Tuesday, December 2, 2014

Top Ten Tuesday: 2015's Anticipated Reads

Top Ten Tuesday is a weekly meme for bloggers who like books and lists.  It's awesome and is graciously hosted by The Broke and the Bookish.

I'm tweaking this week's a topic a little bit because it is very similar to some recent and future topics.  Also I am terrible at keeping up with upcoming releases unless they are the next in a series I am in the middle of and I just listed all of those a couple weeks ago.

My tweak is that I am going to pick ten of the books I most hope to read from my 100 Books Project list.  This is a list of 100 books that I made two years ago that I hope to get read in five years (so by the end of 2017).  Since you can likely do math you can probably calculate that I need to read 20 per year if I want to split them up evenly so I would like to get to the ones listed here in the first half of 2015.  I'm thinking that by identifying which books to target I'll be more efficient about tackling them? Sounds good in theory...


 1) Lonesome Dove by Larry McMurtry

I have a closet obsession with all things frontier-esque and this is an iconic western that I have not read.

2) The Life and Times of the Thunderbolt Kid by Bill Bryson

Bryson is a hoot and a delight.  The kind of fella you'd like to sit and giggle (or perhaps chortle?) with over a pot of tea.  I have been on quite a kick of his books recently so it's time to tackle his memoir early in the year.  From what I understand it focuses on his childhood growing up in Des Moines, IA which is right down the road from where I currently live.

3) Utopia by Thomas More

I am more than a little concerned that I will leave all the hardest books on the list for the final year and then will struggle to get through all of them.  To avoid that, I am making this one a target for when I next am in a philosophical frame of mind. Hopefully I hit that frame of mind sometime in the next 6 months. It's only 135 pages. 

4) Little Women by Louisa May Alcott

Yes, I am the only female in America not to have read this in her childhood. About the four daughters of the March family in Nineteenth century New England.

5) In the Garden of Iden (The Company #1) by Kage Baker

I just found and bought this book in my neighborhood used book store!  It sound really intriguing.  Here's part of the blurb from Goodreads:
In the 24th century, the Company preserves works of art and extinct forms of life (for profit of course). It recruits orphans from the past, renders them all but immortal, and trains them to serve the Company, Dr. Zeus. One of these is Mendoza the botanist. She is sent to Elizabethan England to collect samples from the garden of Sir Walter Iden.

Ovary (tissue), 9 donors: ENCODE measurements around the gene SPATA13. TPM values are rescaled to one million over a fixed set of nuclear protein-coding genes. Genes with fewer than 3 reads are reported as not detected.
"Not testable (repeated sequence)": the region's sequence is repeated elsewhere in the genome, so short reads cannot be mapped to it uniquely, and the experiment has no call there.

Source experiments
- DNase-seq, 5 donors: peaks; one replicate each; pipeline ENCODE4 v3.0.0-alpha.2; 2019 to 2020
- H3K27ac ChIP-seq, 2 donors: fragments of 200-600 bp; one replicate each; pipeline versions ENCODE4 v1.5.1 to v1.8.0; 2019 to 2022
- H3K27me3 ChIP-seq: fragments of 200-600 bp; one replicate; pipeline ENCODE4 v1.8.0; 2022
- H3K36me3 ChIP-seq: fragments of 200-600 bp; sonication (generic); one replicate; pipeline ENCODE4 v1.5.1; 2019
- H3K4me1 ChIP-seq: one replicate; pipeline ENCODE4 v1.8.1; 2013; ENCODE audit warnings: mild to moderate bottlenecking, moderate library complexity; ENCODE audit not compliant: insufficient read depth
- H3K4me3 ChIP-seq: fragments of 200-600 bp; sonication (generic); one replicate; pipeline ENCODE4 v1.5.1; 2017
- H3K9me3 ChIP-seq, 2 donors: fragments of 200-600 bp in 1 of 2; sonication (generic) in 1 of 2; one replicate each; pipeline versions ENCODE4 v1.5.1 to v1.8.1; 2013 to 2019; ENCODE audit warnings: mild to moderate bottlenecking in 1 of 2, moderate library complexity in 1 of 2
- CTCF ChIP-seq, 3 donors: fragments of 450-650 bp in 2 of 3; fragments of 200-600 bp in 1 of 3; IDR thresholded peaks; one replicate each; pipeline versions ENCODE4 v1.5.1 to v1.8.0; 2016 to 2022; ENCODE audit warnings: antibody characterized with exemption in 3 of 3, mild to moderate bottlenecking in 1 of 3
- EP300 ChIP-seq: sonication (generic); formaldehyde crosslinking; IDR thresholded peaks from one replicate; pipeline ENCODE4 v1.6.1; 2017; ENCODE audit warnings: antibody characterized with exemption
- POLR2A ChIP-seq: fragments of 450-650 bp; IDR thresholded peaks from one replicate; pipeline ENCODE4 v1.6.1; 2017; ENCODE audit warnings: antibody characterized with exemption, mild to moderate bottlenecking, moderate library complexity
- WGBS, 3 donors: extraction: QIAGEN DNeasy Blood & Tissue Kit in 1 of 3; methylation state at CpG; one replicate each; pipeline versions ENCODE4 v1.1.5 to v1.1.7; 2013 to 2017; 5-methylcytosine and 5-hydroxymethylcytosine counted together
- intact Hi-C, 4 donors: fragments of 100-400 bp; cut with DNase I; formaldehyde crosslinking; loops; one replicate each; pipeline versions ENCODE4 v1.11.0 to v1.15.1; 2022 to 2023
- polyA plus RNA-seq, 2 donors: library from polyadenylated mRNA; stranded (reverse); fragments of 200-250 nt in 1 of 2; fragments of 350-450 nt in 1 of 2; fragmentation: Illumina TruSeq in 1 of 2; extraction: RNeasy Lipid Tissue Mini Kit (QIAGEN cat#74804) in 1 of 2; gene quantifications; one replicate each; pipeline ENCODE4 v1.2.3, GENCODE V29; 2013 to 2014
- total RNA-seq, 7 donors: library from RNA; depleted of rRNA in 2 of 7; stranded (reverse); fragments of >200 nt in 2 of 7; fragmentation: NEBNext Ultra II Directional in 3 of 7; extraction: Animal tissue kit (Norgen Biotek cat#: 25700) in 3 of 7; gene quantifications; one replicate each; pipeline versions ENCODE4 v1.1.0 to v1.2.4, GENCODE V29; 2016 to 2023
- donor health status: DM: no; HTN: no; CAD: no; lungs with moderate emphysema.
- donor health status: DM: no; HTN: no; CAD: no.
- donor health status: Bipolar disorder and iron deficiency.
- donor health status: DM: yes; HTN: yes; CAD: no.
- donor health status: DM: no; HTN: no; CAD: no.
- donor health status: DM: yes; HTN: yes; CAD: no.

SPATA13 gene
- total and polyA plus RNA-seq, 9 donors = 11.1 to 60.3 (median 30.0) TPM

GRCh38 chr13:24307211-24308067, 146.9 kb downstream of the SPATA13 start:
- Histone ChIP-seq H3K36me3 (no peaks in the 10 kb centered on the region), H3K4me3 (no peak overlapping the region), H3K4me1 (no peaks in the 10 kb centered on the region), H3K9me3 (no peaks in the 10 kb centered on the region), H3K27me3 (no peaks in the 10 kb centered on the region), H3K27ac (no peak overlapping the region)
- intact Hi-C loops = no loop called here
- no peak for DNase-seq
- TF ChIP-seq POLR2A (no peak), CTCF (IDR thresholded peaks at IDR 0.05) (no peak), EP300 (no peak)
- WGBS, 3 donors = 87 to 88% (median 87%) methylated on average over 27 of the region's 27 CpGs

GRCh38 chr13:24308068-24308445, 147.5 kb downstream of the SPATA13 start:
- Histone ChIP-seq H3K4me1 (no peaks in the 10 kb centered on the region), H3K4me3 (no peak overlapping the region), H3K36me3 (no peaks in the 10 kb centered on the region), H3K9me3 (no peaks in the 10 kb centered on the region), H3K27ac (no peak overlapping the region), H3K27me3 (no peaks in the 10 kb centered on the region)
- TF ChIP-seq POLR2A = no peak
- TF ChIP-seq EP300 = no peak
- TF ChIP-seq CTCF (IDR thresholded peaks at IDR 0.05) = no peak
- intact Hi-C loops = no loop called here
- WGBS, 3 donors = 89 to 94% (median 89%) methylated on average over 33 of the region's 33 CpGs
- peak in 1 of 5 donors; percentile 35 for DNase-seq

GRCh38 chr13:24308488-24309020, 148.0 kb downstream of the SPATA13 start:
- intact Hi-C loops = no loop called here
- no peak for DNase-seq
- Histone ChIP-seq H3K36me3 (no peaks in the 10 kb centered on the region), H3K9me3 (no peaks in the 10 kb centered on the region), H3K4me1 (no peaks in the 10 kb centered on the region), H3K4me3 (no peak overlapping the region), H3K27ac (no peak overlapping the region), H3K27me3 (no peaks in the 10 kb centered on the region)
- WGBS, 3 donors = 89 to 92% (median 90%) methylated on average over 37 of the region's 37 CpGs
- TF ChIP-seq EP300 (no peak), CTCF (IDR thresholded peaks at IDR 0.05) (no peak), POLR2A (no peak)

But while there, she meets Nicholas Harpole, with whom she falls in love. And that love sounds great bells of change that will echo down the centuries, and through the succeeding novels of The Company.
6) A Man Lay Dead by Ngaio Marsh

A classic mystery series and writer that I have not read.  This is the first in the Inspector Alleyn mysteries that take place in Britain between the wars.  Marsh was writing about the same time as Agatha Christie.

7) The Passage by Justin Cronin

I can't believe it has taken me so long to read this book as it sounds right up my alley.  A literary vampire, apocalypse thriller. How awesome is it that such books exist?

8) Howard's End by E.M. Forster

I actually began reading this recently but wasn't in the mood.  It seems like a book I will really like so I'll try again next year.

9) Wild Seed by Octavia Butler

A science fiction master (mistress?) that I have yet to read.  She has a large catalog and I picked this book somewhat based on vague things I have heard about it.  If anybody recommends starting with a different book of hers, I'd love the advice.  The blurb from Goodreads:
Doro is an entity who changes bodies like clothes, killing his hosts by reflex or design. He fears no one until he meets Anyanwu. Anyanwu is a shapeshifter who can absorb bullets and heal with a kiss and savage anyone who threatens her. She fears no one until she meets Doro. Together they weave a pattern of destiny (from Africa to the New World) unimaginable to mortals.
10) Fair and Tender Ladies by Lee Smith

Lee Smith is a Queen of Southern Fiction and I've read a couple of her books but not this one which seems to be her most widely lauded book. An epistolary novel that takes place in turn of the century Appalachia in Virginia.

Well, that's my list. It's actually rather daunting.  To take my mind off of all the daunting reading I have coming, I am looking forward to seeing everyone else's more current TBRs!

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